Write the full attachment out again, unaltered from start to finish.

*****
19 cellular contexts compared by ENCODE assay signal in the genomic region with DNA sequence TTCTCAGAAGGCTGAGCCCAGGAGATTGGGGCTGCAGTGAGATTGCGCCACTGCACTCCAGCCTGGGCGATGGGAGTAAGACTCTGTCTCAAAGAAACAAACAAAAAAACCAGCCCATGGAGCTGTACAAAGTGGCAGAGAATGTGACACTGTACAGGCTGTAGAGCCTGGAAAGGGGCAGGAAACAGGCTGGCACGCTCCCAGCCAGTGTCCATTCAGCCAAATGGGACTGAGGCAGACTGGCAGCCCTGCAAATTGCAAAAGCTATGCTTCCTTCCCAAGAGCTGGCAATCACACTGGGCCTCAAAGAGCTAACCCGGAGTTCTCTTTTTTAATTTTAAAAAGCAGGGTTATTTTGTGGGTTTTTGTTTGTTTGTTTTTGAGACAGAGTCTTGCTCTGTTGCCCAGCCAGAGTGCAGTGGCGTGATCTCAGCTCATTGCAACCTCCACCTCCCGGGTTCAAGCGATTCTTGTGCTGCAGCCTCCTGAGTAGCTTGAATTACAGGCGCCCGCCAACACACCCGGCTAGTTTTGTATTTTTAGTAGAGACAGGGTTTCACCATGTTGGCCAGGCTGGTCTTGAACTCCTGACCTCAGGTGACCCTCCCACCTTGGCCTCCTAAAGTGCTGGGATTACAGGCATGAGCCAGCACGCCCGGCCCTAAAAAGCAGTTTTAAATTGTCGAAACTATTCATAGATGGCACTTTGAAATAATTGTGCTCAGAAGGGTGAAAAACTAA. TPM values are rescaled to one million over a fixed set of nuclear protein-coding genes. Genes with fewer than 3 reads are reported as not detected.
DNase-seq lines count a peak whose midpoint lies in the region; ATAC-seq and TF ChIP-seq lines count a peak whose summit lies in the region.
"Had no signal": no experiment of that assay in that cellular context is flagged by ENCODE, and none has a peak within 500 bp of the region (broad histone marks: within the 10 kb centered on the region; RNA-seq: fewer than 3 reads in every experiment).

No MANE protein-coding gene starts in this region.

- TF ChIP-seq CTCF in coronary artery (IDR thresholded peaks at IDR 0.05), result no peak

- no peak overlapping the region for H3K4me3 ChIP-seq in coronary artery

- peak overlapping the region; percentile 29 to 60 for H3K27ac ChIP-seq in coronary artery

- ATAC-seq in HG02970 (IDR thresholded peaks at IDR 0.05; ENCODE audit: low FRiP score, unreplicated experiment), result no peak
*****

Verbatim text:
19 cellular contexts compared by ENCODE assay signal in the genomic region with DNA sequence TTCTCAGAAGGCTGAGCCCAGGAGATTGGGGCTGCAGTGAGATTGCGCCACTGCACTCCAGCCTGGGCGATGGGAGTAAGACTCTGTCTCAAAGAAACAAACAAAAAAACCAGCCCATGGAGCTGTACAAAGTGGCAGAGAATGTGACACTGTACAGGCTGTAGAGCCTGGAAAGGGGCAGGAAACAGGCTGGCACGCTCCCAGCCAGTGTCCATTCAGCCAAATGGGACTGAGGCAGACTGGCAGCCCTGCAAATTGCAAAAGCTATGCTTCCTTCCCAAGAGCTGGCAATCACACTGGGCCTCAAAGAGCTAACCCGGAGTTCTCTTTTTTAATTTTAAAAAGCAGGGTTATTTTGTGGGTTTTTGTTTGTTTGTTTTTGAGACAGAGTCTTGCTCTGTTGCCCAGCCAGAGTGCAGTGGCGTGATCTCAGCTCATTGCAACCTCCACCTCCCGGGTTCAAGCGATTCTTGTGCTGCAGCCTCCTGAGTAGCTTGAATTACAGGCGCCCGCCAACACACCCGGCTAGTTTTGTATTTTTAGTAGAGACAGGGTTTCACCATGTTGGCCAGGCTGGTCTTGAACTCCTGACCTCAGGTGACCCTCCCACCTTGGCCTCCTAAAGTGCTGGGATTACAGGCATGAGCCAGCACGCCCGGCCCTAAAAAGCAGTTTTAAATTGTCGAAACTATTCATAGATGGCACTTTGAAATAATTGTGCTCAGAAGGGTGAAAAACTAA. TPM values are rescaled to one million over a fixed set of nuclear protein-coding genes. Genes with fewer than 3 reads are reported as not detected.
DNase-seq lines count a peak whose midpoint lies in the region; ATAC-seq and TF ChIP-seq lines count a peak whose summit lies in the region.
"Had no signal": no experiment of that assay in that cellular context is flagged by ENCODE, and none has a peak within 500 bp of the region (broad histone marks: within the 10 kb centered on the region; RNA-seq: fewer than 3 reads in every experiment).

No MANE protein-coding gene starts in this region.

- TF ChIP-seq CTCF in coronary artery (IDR thresholded peaks at IDR 0.05), result no peak

- no peak overlapping the region for H3K4me3 ChIP-seq in coronary artery

- peak overlapping the region; percentile 29 to 60 for H3K27ac ChIP-seq in coronary artery

- ATAC-seq in HG02970 (IDR thresholded peaks at IDR 0.05; ENCODE audit: low FRiP score, unreplicated experiment), result no peak